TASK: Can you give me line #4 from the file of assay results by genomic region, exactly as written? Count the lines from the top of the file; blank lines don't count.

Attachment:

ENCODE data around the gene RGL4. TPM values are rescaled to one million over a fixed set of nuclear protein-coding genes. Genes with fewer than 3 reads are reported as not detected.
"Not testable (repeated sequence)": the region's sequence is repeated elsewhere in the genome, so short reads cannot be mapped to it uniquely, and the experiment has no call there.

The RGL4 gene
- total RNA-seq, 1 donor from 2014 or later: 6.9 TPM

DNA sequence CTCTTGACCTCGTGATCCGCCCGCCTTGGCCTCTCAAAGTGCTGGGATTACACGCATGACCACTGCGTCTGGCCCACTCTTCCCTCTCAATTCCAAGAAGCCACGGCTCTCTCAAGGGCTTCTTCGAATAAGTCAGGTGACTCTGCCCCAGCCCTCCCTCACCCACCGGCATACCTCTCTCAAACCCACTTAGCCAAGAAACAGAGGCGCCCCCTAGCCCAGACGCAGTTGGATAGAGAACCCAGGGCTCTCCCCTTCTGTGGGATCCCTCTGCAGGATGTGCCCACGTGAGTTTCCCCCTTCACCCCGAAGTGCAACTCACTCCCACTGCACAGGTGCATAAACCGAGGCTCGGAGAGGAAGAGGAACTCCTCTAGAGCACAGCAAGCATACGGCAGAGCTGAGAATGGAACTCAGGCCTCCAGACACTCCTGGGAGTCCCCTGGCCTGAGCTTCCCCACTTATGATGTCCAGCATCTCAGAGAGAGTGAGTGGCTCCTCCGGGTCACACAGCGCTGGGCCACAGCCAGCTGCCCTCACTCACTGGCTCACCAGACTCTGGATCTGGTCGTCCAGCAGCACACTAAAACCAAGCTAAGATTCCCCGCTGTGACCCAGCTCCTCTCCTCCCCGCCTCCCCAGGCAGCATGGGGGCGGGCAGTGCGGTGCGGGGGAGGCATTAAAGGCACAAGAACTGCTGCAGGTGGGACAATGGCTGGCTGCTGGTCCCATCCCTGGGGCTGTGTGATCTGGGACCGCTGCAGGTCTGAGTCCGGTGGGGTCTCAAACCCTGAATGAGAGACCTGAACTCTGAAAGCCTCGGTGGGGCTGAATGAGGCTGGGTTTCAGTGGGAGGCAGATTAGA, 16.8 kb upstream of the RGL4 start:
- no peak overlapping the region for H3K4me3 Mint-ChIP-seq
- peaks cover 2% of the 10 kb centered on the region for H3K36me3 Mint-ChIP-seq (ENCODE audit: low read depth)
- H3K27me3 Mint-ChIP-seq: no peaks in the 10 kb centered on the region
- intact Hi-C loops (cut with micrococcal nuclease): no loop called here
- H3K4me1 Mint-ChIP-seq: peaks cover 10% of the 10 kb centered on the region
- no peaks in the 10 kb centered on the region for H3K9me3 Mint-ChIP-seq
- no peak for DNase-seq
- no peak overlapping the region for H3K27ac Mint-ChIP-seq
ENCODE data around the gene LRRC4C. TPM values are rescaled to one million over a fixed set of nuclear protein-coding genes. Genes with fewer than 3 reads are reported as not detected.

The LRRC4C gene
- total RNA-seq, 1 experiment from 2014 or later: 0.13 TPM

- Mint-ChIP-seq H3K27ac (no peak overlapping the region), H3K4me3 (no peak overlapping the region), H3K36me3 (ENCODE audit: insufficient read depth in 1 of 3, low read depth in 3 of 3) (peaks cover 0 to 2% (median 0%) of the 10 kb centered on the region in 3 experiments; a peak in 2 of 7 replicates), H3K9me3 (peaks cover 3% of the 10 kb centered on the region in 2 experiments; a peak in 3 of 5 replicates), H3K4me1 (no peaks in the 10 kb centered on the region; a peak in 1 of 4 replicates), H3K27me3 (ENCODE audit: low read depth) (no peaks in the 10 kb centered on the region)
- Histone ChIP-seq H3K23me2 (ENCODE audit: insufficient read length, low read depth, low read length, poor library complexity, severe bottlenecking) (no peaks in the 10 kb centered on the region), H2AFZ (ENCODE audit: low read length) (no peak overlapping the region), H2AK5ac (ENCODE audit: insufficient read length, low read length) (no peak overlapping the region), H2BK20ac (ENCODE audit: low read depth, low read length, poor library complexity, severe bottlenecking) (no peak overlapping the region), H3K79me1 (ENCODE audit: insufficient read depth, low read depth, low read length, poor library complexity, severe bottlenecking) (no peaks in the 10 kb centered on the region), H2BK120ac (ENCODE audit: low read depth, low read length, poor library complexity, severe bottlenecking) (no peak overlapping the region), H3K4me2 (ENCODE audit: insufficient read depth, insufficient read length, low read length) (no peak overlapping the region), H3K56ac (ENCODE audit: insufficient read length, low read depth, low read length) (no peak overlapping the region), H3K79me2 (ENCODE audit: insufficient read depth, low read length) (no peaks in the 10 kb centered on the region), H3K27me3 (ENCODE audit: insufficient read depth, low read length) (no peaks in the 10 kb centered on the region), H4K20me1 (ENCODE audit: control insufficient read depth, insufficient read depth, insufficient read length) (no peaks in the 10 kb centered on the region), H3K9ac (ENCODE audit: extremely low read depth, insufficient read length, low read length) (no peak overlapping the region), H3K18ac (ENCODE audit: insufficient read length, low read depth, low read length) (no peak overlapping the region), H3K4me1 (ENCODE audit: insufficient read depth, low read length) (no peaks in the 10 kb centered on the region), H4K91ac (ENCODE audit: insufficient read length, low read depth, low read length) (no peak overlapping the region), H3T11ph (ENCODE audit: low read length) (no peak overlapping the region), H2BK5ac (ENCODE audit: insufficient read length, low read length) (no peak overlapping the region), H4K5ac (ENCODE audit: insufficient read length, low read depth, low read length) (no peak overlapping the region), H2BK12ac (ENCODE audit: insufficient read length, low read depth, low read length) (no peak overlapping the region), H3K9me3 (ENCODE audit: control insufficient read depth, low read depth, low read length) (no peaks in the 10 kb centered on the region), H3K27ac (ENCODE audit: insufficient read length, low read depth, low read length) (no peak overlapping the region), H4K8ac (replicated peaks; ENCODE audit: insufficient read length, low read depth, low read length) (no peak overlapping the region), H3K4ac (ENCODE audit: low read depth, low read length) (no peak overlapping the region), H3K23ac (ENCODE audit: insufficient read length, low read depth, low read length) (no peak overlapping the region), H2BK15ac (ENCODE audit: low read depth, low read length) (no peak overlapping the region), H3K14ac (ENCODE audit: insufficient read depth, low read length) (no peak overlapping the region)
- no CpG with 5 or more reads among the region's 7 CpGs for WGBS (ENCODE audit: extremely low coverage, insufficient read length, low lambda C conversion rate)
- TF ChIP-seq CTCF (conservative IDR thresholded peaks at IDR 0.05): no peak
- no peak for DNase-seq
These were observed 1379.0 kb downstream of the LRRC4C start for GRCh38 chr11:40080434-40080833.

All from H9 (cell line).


- total RNA-seq, 1 donor from 2014 or later: 6.9 TPM